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From the Magazine: Back to the Farm

Every animal at Busch Wildlife Sanctuary has a story. A deer named Nubs was held by a so-called “wildlife rehabilitator” who kept him in a garage for five months without sunlight. Freddy the alligator was discovered, preborn, by a boy, who cracked open an egg, assuming he had found a lizard. The reptile would soon outgrow the shoebox the child had fashioned for it.

Arvy is a pelican from Connecticut who failed to migrate south for the winter and suffered frostbite in the frigid northeastern clime. So a group of enterprising high school students from an engineering magnet program built a functioning airplane, which a local mom, who happened to be a licensed pilot, flew down to Florida, Arvy in tow.

Then there’s the sandhill crane, named Frasier Crane, whose parents were killed by a car. Frasier never learned how to be a crane, endured abuse by members of his own species, and wound up in Busch’s protective care, where she now “has more frequent flier miles on Delta than anybody else,” according to Busch Executive Director Amy J. Kight. “She has done Letterman, Leno, “The Today Show,” “Good Morning America,” a movie with Tina Fey. She’s our local celebrity. She is, as far as I know, the only working sandhill crane in the United States. She has her special box that fits on the Delta plane. They give her her own seatbelt.”

These are a few of the approximately 200 permanent residents at the Jupiter sanctuary, which has been adopting, rehabilitating and, in most cases, releasing animals back into the wild since its inception in 1983. Busch tends to about 6,000 patients a year—a heavy load for its staff of 26.

Freddy, Arvy and the others have borne injuries too debilitating to risk their re-integration into the animal kingdom, so they’ve become popular spokes-animals of sorts for Busch, providing both viewing pleasure and sobering knowledge to its many visitors. Nearly every adoptee, from the black bears and bobcats to the barred owls and toucans, serves as a reminder of the dangerous impact human activity can have on animal life.

“About 90 percent of the patients we take in are affected by humans,” Kight says. “Fishing line entanglement, electrocution, gunshot wounds, attacked by pets, kept illegally as a pet … all these sorts of ways they come to us really made us realize that education has to be the key. The humanitarian effort, the rehab portion, is really a Band-Aid for a much bigger problem.”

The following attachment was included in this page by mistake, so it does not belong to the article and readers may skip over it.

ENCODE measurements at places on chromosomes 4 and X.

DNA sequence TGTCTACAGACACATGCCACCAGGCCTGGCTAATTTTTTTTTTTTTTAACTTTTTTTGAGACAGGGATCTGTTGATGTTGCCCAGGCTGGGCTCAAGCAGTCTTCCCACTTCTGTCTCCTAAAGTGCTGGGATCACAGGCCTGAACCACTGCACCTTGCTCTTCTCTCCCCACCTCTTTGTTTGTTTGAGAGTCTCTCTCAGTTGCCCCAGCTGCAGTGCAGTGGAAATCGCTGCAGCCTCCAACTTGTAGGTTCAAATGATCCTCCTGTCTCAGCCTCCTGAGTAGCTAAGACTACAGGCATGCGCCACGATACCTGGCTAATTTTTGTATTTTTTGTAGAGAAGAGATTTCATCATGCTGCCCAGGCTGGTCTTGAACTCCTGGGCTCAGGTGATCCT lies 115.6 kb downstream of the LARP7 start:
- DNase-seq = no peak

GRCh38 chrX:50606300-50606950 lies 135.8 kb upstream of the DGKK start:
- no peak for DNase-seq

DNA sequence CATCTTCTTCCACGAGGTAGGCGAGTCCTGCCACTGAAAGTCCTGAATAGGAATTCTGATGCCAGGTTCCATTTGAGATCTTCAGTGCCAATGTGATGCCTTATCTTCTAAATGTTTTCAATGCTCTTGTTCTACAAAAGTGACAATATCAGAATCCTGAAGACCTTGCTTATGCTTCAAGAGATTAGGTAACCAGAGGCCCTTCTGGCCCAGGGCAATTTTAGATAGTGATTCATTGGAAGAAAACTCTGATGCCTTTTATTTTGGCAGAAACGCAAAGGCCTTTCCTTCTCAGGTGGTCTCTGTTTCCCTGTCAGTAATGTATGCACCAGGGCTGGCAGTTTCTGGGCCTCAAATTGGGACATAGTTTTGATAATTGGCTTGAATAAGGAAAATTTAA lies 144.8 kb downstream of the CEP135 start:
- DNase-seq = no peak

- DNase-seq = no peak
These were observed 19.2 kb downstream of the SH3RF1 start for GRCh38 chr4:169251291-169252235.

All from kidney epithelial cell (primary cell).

The sanctuary will soon have a larger platform to express its mission of environmental education. By March, it is expected to move into a new location, five miles down the road in Jupiter Farms, to a space that will nearly double its current, densely populated 11 acres.

Fundraising has been the central challenge of the move, the cost of which has surged from $10 million to $18 million. The pandemic, supply chain shortages, fuel prices and inflation have contributed to the increase. At the time of this writing, the sanctuary still needed to generate some $12 million, which it is raising through a capital campaign.

Despite the need for cash, Kight is firm in her belief that one of Busch’s core tenets—that it remains free (with donations accepted) for all visitors—will continue into the future. “Our founding director’s goal was to have a sanctuary for animals and humans alike,” she says. “So we didn’t want to deny anybody that. What’s becoming more apparent to me is the education aspect, and making sure everybody gets the same opportunity to access it. So we sometimes have people who come here three or four times a week, to reconnect with nature. We don’t ever want to outprice ourselves. … There might come a time when we won’t be able to afford it anymore. I sure hope not.”

To donate to Busch Wildlife Sanctuary’s capital campaign, visit buschwildlife.org/capital-campaign, or call 561/575-3399.

This article is from the January 2023 issue of Boca magazine. For more like this, click here to subscribe to the magazine.

John Thomason
John Thomason
As the A&E editor of bocamag.com, I offer reviews, previews, interviews, news reports and musings on all things arty and entertainment-y in Palm Beach, Broward and Miami-Dade counties.

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